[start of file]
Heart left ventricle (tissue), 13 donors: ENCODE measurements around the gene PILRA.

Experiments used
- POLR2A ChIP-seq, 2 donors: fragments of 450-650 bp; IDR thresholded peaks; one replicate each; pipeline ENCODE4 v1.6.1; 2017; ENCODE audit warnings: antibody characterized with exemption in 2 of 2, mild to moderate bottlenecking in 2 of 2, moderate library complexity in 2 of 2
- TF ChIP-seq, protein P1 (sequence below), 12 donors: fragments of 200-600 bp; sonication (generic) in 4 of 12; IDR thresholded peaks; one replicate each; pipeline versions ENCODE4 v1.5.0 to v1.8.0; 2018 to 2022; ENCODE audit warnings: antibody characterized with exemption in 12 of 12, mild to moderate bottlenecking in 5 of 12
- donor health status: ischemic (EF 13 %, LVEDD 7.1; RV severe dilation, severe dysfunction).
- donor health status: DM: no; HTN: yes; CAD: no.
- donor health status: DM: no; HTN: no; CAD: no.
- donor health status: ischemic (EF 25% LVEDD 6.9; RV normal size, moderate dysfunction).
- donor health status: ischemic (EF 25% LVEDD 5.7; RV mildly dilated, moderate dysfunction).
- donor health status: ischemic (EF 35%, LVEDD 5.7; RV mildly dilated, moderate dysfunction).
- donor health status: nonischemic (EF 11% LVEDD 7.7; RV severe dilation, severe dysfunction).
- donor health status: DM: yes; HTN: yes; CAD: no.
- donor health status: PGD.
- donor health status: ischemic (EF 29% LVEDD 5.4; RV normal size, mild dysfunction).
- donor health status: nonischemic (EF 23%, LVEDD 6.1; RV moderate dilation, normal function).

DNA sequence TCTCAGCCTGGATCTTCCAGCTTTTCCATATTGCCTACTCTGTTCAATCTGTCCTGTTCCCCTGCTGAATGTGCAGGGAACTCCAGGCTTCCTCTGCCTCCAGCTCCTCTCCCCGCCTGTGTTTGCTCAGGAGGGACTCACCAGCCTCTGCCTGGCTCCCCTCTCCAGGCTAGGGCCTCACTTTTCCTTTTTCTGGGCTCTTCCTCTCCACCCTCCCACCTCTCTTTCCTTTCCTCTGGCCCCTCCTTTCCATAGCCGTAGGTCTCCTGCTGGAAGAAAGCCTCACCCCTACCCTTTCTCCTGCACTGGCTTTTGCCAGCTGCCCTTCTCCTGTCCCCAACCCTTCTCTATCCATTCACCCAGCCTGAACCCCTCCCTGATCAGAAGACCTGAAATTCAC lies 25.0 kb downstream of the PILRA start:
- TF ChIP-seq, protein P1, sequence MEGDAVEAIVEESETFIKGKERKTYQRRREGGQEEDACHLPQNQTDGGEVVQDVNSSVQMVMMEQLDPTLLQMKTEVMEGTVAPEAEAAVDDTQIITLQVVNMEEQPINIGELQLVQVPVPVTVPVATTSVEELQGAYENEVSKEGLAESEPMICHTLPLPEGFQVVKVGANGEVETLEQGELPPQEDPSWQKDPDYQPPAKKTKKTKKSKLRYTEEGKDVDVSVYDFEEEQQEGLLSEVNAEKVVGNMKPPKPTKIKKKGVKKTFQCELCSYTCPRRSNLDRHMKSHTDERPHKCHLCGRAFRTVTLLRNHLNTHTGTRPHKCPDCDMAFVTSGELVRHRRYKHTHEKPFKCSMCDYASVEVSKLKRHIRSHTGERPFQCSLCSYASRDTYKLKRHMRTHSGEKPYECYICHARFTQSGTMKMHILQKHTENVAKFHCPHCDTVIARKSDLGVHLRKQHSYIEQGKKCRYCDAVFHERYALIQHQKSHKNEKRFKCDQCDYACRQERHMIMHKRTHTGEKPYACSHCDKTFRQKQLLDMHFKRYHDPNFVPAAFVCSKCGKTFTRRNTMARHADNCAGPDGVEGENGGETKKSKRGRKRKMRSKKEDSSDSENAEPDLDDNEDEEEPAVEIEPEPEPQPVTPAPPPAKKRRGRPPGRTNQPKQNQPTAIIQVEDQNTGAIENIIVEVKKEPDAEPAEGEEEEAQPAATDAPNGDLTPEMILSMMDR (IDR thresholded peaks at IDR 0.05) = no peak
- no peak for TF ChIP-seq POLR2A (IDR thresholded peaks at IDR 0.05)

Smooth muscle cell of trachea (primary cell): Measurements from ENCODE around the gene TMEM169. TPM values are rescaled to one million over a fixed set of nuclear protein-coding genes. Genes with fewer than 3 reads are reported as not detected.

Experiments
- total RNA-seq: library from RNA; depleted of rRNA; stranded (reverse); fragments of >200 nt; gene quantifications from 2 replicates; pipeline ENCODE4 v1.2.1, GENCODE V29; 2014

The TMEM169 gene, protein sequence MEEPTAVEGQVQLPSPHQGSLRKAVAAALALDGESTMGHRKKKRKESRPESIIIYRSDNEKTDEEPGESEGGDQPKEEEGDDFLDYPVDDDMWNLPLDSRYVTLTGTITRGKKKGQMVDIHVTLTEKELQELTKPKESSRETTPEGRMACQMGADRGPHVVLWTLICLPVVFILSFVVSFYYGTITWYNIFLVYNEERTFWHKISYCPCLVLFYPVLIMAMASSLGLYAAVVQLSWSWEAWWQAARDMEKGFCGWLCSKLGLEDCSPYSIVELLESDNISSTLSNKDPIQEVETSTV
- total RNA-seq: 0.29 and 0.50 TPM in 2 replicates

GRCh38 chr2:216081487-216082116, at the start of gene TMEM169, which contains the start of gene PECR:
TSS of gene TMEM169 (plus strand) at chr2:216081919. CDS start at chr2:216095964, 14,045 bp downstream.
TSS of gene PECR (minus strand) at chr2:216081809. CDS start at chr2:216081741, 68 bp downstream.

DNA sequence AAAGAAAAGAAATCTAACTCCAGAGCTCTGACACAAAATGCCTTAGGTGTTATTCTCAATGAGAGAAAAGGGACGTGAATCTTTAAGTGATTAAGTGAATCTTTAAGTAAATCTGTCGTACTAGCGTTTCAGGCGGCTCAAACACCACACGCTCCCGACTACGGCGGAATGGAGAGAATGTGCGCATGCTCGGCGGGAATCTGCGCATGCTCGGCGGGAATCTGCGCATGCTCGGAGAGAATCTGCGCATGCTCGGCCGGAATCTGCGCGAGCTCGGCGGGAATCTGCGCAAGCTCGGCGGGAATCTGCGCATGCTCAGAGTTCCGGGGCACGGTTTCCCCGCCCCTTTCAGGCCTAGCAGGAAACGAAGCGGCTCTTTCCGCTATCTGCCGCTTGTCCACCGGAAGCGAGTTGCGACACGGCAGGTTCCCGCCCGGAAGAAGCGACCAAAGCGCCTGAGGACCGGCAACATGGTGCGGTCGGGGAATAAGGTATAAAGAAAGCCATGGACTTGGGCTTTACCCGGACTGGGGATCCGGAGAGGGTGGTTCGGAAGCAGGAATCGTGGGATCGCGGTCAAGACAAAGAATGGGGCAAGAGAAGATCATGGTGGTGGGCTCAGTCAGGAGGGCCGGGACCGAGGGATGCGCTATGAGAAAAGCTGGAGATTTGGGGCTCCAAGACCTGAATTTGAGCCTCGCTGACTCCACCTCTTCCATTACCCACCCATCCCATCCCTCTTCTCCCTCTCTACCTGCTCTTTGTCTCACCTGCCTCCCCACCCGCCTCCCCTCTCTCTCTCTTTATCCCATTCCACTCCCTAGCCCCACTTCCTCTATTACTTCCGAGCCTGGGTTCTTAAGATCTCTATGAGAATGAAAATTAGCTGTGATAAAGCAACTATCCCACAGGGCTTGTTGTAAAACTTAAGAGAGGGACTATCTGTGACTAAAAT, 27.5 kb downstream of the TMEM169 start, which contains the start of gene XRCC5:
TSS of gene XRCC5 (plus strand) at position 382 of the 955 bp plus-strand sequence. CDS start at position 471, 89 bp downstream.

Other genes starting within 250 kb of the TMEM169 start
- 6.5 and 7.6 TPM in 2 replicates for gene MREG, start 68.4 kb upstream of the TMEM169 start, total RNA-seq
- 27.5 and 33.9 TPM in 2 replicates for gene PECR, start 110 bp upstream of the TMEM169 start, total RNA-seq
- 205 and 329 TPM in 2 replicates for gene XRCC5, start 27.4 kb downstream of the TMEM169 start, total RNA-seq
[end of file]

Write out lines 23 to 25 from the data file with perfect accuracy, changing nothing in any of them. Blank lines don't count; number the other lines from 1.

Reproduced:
- total RNA-seq: 0.29 and 0.50 TPM in 2 replicates

GRCh38 chr2:216081487-216082116, at the start of gene TMEM169, which contains the start of gene PECR:
TSS of gene TMEM169 (plus strand) at chr2:216081919. CDS start at chr2:216095964, 14,045 bp downstream.